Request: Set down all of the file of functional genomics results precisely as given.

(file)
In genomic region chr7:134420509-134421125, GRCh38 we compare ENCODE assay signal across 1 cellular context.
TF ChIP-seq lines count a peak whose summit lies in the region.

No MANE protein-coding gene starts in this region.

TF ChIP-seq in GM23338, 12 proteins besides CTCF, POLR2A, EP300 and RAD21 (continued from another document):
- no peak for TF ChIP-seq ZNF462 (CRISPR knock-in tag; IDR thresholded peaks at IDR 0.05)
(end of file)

In genomic region chr7:134420509-134421125, GRCh38 we compare ENCODE assay signal across 1 cellular context.
TF ChIP-seq lines count a peak whose summit lies in the region.

No MANE protein-coding gene starts in this region.

TF ChIP-seq in GM23338, 12 proteins besides CTCF, POLR2A, EP300 and RAD21 (continued from another document):
- no peak for TF ChIP-seq ZNF462 (CRISPR knock-in tag; IDR thresholded peaks at IDR 0.05)